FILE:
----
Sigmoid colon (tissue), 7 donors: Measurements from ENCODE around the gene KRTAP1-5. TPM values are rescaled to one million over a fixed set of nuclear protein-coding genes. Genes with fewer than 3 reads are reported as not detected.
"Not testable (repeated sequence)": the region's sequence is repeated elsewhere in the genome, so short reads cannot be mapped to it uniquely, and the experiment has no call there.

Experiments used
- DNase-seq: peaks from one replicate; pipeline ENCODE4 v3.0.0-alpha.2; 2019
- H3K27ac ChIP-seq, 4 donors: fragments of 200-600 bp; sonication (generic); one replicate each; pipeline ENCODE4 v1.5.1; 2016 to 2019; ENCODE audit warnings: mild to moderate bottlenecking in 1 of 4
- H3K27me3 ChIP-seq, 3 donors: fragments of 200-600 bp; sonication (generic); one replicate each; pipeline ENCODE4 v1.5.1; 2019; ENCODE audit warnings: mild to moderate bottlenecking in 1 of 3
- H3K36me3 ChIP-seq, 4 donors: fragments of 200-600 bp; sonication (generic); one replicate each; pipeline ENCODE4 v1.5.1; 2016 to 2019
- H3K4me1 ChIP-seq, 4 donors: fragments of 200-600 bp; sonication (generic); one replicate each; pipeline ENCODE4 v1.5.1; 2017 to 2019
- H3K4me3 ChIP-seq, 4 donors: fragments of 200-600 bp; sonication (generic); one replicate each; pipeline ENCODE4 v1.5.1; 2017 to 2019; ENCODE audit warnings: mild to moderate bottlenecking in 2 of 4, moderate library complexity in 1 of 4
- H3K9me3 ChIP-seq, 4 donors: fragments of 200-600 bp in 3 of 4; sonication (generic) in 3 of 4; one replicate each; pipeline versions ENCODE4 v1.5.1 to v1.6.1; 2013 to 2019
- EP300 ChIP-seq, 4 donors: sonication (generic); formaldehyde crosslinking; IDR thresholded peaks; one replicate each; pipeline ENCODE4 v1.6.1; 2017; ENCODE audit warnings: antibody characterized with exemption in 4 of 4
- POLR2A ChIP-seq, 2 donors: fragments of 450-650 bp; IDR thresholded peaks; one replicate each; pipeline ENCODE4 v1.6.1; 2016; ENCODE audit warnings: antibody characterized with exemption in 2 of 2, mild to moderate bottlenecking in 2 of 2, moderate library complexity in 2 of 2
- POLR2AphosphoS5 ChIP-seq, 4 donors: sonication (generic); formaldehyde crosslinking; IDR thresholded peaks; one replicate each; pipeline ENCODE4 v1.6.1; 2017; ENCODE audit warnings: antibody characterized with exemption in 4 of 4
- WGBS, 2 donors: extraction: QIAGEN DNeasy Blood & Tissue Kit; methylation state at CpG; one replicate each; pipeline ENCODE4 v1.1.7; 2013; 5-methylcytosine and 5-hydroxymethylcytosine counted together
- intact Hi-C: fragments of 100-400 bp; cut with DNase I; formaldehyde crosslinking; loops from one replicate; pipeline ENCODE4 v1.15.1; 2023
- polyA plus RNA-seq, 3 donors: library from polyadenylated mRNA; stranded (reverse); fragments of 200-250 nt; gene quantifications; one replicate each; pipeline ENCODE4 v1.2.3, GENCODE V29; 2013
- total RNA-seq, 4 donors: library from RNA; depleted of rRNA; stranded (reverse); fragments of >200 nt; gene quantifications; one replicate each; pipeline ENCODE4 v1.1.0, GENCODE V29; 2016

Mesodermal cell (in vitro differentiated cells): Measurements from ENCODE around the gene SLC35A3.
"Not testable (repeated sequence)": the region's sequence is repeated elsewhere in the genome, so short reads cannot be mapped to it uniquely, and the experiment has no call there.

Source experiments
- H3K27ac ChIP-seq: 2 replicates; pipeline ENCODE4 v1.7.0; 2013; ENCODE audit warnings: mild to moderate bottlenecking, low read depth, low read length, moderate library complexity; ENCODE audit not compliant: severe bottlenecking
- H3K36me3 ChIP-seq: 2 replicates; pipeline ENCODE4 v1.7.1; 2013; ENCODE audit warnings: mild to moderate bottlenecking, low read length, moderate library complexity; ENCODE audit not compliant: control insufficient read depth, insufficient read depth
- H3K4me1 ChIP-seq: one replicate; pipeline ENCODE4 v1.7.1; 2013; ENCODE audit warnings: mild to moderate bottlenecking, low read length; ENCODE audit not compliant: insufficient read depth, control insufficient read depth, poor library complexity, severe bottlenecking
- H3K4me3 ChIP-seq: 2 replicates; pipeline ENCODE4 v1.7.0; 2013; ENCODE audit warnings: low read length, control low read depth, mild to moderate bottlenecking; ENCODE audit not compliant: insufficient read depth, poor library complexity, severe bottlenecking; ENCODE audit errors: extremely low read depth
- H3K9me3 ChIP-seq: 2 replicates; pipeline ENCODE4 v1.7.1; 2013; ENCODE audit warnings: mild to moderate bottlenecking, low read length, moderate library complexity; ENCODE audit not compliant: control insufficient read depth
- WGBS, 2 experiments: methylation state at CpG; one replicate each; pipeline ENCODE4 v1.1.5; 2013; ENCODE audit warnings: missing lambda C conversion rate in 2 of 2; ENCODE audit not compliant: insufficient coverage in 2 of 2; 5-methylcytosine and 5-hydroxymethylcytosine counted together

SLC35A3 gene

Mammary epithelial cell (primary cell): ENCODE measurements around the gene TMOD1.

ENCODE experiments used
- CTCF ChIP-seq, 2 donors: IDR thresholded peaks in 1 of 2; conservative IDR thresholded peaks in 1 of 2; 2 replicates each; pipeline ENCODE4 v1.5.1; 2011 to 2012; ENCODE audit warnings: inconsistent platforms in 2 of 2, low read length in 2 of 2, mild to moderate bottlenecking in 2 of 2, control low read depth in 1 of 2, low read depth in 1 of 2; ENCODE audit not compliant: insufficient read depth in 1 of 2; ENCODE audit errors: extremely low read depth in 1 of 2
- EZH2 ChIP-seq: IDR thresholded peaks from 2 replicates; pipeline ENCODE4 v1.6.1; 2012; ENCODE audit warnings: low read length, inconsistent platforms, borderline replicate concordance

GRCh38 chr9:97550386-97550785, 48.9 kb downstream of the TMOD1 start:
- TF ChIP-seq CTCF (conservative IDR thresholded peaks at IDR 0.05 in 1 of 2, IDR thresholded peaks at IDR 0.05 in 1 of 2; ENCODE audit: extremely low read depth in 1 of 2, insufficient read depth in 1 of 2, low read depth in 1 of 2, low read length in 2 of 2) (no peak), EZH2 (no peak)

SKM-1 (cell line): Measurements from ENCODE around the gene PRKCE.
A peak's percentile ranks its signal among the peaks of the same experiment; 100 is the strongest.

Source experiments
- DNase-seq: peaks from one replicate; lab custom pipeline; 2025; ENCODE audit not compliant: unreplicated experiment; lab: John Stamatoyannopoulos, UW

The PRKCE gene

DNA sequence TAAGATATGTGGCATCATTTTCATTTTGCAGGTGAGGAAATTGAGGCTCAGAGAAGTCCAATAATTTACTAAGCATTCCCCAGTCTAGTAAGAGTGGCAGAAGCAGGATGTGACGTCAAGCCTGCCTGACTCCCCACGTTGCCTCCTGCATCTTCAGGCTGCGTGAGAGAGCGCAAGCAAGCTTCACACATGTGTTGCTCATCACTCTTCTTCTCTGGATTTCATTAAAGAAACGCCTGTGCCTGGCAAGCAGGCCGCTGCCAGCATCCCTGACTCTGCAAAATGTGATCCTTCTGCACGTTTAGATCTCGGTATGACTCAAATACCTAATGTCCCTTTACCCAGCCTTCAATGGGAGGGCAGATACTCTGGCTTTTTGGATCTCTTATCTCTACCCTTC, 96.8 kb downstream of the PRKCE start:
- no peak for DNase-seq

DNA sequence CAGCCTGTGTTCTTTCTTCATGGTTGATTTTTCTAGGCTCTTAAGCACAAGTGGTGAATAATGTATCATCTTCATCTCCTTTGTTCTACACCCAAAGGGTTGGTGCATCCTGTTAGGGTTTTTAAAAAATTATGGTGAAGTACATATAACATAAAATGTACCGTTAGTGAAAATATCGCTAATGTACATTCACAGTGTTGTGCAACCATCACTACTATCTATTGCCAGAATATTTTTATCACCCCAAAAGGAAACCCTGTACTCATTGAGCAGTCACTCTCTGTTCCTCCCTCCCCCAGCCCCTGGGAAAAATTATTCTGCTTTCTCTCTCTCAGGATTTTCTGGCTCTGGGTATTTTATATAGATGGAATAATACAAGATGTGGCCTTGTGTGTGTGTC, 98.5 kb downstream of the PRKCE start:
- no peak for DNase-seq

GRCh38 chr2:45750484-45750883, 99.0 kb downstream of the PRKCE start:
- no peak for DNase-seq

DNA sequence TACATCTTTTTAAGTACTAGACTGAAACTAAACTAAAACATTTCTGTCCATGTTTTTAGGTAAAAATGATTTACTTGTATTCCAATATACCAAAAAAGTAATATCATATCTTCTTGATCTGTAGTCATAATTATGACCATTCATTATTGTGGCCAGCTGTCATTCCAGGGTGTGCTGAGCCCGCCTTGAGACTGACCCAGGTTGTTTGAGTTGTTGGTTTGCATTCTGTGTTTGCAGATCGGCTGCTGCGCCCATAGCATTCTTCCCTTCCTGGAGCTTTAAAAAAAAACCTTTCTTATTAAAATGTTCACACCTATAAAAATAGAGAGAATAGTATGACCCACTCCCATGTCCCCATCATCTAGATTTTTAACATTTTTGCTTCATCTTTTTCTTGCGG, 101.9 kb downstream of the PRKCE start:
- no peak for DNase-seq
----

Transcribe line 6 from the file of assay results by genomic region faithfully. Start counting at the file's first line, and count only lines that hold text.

- H3K27me3 ChIP-seq, 3 donors: fragments of 200-600 bp; sonication (generic); one replicate each; pipeline ENCODE4 v1.5.1; 2019; ENCODE audit warnings: mild to moderate bottlenecking in 1 of 3